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ARS Home » Southeast Area » Gainesville, Florida » Center for Medical, Agricultural and Veterinary Entomology » Chemistry Research » Research » Publications at this Location » Publication #277803

Title: Effects of global climate change on maize volatile production

item Vaughan, Martha
item Huffaker, Alisa
item Schmelz, Eric
item Zhang, Lingxiao
item Dafoe, Nicole
item Swerbilow, Jay
item MARTINS, VITOR - University Of Florida
item Allen Jr, Leon
item Teal, Peter

Submitted to: Meeting Abstract
Publication Type: Abstract Only
Publication Acceptance Date: 2/3/2012
Publication Date: N/A
Citation: N/A

Interpretive Summary:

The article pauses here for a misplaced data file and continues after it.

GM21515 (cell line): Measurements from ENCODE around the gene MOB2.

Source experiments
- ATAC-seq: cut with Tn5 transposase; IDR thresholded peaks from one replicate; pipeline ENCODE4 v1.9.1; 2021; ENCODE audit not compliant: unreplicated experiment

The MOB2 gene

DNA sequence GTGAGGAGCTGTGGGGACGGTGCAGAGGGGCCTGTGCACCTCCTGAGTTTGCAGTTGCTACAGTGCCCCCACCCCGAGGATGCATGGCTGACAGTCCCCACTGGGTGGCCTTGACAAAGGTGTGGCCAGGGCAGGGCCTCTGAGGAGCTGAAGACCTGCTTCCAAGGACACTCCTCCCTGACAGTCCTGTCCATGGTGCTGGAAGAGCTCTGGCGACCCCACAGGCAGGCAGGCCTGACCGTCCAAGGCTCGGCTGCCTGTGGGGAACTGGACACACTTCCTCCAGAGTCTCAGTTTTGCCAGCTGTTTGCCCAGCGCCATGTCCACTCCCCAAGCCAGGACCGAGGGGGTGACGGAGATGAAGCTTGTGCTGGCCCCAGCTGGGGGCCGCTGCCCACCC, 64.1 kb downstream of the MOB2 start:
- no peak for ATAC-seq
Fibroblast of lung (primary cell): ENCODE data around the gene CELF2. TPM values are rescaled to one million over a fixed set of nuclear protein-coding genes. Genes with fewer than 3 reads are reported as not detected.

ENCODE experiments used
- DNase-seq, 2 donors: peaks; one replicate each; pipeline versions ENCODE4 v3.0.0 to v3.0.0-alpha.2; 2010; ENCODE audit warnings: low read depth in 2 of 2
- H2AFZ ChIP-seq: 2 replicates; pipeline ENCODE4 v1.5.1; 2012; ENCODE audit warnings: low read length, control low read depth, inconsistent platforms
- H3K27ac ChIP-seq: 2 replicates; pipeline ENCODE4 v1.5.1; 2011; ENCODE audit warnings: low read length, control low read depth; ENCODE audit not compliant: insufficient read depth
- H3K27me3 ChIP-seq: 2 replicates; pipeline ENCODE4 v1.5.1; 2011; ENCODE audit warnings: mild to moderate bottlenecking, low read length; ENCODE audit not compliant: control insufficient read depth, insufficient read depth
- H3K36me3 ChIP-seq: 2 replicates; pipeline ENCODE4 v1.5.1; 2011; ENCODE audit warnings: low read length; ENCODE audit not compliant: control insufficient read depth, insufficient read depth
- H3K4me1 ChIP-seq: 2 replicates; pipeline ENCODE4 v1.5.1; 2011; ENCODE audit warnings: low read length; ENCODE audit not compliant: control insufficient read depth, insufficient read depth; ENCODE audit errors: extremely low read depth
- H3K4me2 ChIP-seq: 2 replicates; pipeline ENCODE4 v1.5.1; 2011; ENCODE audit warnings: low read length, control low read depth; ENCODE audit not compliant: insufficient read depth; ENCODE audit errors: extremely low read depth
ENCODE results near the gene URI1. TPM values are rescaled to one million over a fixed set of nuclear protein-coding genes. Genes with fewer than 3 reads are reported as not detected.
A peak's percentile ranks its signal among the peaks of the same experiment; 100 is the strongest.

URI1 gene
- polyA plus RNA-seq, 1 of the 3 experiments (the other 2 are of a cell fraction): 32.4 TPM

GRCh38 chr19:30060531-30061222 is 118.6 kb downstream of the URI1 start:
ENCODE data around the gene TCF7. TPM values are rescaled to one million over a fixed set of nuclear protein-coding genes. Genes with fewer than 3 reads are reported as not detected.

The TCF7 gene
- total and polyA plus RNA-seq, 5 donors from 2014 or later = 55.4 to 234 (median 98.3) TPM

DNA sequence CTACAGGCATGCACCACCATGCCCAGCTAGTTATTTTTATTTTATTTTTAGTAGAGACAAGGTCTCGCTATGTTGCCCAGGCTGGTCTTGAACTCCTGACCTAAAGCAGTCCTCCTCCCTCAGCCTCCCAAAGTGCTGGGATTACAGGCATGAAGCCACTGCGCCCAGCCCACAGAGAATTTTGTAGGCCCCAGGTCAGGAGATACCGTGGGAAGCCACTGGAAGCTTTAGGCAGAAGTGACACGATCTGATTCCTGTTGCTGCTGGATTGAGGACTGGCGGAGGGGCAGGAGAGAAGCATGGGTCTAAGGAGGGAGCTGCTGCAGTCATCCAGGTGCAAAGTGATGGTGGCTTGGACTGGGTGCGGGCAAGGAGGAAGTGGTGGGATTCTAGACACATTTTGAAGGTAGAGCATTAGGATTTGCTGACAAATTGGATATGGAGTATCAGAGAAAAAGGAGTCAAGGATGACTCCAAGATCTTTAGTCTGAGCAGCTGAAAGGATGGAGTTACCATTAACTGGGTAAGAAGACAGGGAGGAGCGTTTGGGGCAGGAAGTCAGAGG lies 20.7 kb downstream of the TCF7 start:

Technical Abstract: Increasing atmospheric CO2 concentrations [CO2] are projected to have critical impacts on precipitation patterns, potentially leading to a dramatic increase in the frequency and duration of drought across the North American Corn Belt and other agriculturally relevant areas around the world (IPCC2007; USCSSP 2008). Plants respond to a myriad of abiotic and biotic stresses by activating signal transduction cascades to coordinate the physiological responses necessary for adaptation and survival. Abiotic stress affects some of the same hormonal signals stimulated by herbivory and can interfere with defense responses. The purpose of this study was to better understand the combined effects of elevated CO2 and severe drought on maize induced volatile production. Maize (Zea mays var. Golden Queen) was grown in environmentally controlled chambers at ambient (400 ppm) and elevated (800 ppm) [CO2]. Three week old plants were then subjected to seven days of drought by withholding irrigation. Maize leaf volatile production was not significantly altered by abiotic stress alone. We then further investigated the production of biotic stress induced volatiles by allowing Fall Armyworm caterpillars to feed on the fifth leaf for 24 hours. Despite the large amount of variation amongst plants there was significantly less volatiles produced by drought stressed plants and plants grown at elevated [CO2]. In order to eliminate any variation caused by differences in the amount of herbivory, we used a recently discovered Herbivory Response Peptide (HRP) to stimulate volatile production. Leaves from plants grown under different environmental conditions were excised and placed in an aqueous peptide solution for 16 hours before collecting volatiles. Drought stressed leaves treated with HRP emitted less volatiles than did HRP treated leaves from well-watered plants. Similarly, HRP treated leaves grown at elevated [CO2] emitted significantly less volatiles than HRP treated leaves grown at ambient [CO2]. In contrast to volatiles emitted, the internal leaf volatile concentrations were not significantly lower in drought stressed or elevated [CO2] leaves, nor were the transcript levels of caryophyllene (TPS23) and bergamotene (TPS10) terpene synthases significantly attenuated by the environmental stresses. Our data indicates that induced maize volatile emission may be hindered by physiological changes caused by climate change.